In order to determine whether an NFC has exceeded a clearing threshold (in which case it will be an “NFC+”) or has not exceeded a clearing threshold (in which case it will be an “NFC-”), at 12 month intervals the NFC may calculate its aggregate month-end average position for the previous 12 months (a “Clearing Threshold Calculation”). The Clearing Threshold Calculation for NFCs must be undertaken on a ‘group’ basis, in which case the NFC should include in the calculation all OTC derivative contracts entered into by that NFC and by other NFCs within its group. An NFC should exclude OTC derivative contracts which are objectively measurable as reducing risks directly relating to the commercial activity or treasury financing activity of the NFC or its group (i.e., the hedging exemption).
An NFC+ is obliged to clear only those OTC derivative contracts pertaining to the asset class for which the clearing threshold was exceeded, subject to a four month grace period after notification of its status (see “Notifications to Authorities”, below). In which case, for example, an NFC might be an NFC+ in respect of credit derivatives and an NFC- in respect of all other asset classes for the purposes of the clearing obligation.
(However, an NFC which is classified as an NFC+ because it did not undertake the Clearing Threshold Calculation will be subject to the clearing obligation pertaining to all asset classes.)
When must the calculation be carried out?
The first point to note is that it is not mandatory to undertake a Clearing Threshold Calculation at all. If an FC chooses not to make a Clearing Threshold Calculation, it will be automatically categorised as a Large FC (and hence required to clear all OTC derivative contracts pertaining to any and all asset classes which are subject to the clearing mandate). If an NFC chooses not to make a Clearing Threshold Calculation, it will be automatically categorised as an NFC+ in relation to all asset classes (and hence also required to clear all OTC derivative contracts pertaining to any and all asset classes which are subject to the clearing mandate).
If a decision is taken to undertake a Clearing Threshold Calculation, EMIR REFIT specifies that this must be done on 17 June 2019 and annually thereafter – in which case, the next scheduled annual date on which to make the Clearing Threshold Calculation would be 17 June 2020 (the “Calculation Date”).
Entities either (i) coming into existence after 17 June 2019 or (ii) which have taken positions in OTC derivative contracts only after 17 June 2019, and which therefore do not have a full 12 month period to aggregate, would (if they choose to make the Clearing Threshold Calculation) need to make the Clearing Threshold Calculation 12 months after the commencement of taking positions in OTC derivative contracts (a “Later Calculation Date”).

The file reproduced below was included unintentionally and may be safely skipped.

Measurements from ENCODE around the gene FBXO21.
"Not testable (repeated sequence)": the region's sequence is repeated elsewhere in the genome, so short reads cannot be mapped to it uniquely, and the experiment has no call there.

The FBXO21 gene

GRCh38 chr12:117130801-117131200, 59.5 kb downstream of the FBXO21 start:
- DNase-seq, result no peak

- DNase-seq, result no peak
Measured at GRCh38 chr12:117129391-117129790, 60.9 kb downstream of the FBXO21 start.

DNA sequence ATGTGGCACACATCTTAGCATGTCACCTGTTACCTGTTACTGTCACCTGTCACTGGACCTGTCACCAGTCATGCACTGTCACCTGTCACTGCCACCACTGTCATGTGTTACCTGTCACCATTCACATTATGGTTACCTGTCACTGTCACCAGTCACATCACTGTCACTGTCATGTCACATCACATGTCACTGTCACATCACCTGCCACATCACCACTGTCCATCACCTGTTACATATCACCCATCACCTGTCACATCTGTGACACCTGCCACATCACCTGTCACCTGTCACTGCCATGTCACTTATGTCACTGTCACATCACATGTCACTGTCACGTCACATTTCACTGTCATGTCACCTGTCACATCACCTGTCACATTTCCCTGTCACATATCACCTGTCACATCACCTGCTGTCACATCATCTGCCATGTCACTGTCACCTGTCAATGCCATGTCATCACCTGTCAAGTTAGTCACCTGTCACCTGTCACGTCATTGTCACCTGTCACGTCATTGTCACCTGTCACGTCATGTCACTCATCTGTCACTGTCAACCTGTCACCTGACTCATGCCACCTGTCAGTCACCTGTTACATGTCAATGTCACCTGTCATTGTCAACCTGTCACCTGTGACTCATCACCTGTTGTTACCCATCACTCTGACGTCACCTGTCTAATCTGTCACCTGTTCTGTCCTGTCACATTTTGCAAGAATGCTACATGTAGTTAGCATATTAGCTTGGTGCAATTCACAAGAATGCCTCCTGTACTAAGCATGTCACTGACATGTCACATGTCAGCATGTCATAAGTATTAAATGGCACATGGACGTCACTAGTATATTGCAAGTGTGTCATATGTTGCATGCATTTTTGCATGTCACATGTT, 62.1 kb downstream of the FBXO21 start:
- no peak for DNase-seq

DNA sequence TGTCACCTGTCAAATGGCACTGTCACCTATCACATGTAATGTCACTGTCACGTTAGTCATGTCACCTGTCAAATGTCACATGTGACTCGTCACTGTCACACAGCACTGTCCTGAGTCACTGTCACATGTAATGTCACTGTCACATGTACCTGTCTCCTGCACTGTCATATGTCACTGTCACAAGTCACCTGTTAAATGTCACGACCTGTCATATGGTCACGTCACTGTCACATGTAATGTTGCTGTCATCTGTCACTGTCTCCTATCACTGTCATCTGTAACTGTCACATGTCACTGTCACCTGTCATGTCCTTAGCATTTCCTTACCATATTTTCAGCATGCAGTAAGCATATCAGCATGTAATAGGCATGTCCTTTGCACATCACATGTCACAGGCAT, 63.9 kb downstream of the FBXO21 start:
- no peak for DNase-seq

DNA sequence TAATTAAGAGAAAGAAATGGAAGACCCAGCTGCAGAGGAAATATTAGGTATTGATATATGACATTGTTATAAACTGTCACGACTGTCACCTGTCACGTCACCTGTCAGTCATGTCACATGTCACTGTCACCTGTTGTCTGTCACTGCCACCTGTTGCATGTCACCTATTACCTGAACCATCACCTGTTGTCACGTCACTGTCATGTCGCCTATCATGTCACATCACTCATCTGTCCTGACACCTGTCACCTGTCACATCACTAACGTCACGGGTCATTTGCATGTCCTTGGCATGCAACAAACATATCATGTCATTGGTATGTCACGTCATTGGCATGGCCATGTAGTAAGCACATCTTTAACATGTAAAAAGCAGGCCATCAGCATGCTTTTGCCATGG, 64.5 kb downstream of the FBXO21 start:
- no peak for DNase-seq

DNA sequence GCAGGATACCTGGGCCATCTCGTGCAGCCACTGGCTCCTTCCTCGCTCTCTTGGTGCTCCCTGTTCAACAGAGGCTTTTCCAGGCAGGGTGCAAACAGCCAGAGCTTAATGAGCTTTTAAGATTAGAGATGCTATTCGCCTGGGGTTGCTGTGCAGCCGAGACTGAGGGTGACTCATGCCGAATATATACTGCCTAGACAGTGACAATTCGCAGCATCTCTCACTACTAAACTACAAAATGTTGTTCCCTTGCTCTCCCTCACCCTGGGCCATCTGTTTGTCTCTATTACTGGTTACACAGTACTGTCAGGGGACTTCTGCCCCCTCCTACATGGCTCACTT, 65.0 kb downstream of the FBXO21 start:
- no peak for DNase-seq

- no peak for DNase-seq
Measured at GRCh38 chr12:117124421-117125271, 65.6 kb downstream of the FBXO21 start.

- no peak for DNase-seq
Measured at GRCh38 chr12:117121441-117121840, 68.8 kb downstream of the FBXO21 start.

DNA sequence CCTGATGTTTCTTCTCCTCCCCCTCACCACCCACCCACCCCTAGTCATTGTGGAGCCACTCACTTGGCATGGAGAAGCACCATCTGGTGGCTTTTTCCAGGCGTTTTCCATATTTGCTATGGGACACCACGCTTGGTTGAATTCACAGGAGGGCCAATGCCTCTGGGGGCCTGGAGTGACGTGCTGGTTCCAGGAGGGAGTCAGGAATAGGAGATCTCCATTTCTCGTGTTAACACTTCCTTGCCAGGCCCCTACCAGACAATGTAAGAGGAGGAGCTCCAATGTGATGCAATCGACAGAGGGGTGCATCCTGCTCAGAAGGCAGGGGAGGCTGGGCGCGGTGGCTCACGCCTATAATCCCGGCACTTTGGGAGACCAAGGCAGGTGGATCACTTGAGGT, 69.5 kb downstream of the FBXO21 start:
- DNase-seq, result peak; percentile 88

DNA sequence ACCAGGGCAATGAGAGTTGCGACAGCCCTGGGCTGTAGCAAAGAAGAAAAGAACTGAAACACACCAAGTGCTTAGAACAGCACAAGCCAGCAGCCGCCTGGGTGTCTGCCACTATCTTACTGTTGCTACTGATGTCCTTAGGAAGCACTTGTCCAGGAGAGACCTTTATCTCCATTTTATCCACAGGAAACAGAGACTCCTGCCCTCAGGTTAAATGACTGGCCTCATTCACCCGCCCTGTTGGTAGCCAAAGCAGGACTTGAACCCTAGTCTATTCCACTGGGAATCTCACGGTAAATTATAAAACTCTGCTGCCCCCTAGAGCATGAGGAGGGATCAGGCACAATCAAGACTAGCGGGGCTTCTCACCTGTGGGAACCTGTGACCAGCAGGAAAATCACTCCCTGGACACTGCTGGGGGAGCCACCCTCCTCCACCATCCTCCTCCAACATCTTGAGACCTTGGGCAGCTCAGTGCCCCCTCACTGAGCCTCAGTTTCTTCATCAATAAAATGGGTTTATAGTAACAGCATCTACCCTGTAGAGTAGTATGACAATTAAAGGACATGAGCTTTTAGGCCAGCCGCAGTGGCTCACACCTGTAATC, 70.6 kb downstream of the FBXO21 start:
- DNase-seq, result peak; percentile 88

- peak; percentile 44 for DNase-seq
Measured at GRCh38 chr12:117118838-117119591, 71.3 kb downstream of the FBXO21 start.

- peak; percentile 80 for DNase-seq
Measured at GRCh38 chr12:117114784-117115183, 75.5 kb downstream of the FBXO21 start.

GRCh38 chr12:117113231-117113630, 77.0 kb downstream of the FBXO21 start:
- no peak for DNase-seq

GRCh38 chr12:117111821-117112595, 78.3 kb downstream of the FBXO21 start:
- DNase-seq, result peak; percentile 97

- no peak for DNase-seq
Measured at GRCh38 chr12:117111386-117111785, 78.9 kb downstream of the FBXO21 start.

Notifications to the Authorities
The required notifications to the European Securities and Markets Authority (“ESMA”) and the relevant NCA will depend both on the results of the Clearing Threshold Calculation and whether a previous notification has been made.
Where a prior notification has been made
Where an FC has previously notified ESMA and the relevant NCA that a clearing threshold has been exceeded (or was deemed exceeded as a result of the FC not undertaking the Clearing Threshold Calculation), if the results of the new Clearing Threshold Calculation do not indicate a change in classification as of the Calculation Date (or if a new Clearing Threshold Calculation is not undertaken), then there is no need to notify ESMA and the relevant NCA.
Where an NFC has previously notified ESMA and the relevant NCA that a clearing threshold has been exceeded (or was deemed exceeded as a result of the NFC not undertaking the Clearing Threshold Calculation), if the results of the new Clearing Threshold Calculation do not indicate a change in classification as of the Calculation Date (or if a new Clearing Threshold Calculation is not undertaken), then there is no need to notify ESMA and the relevant NCA. However, ESMA and the relevant NCA should be notified if a clearing threshold in an additional asset class is exceeded or if a clearing threshold in a previously notified asset class is no longer exceeded.
Where a prior notification has not been made
Those FCs and NFCs: (i) exceeding one or more clearing thresholds for the first time; or (ii) that choose not to undertake a Clearing Threshold Calculation, must notify ESMA and the relevant NCA on the Calculation Date (or Later Calculation Date, if applicable) and, where relevant, indicate the period used for the calculation.
Trading counterparty representations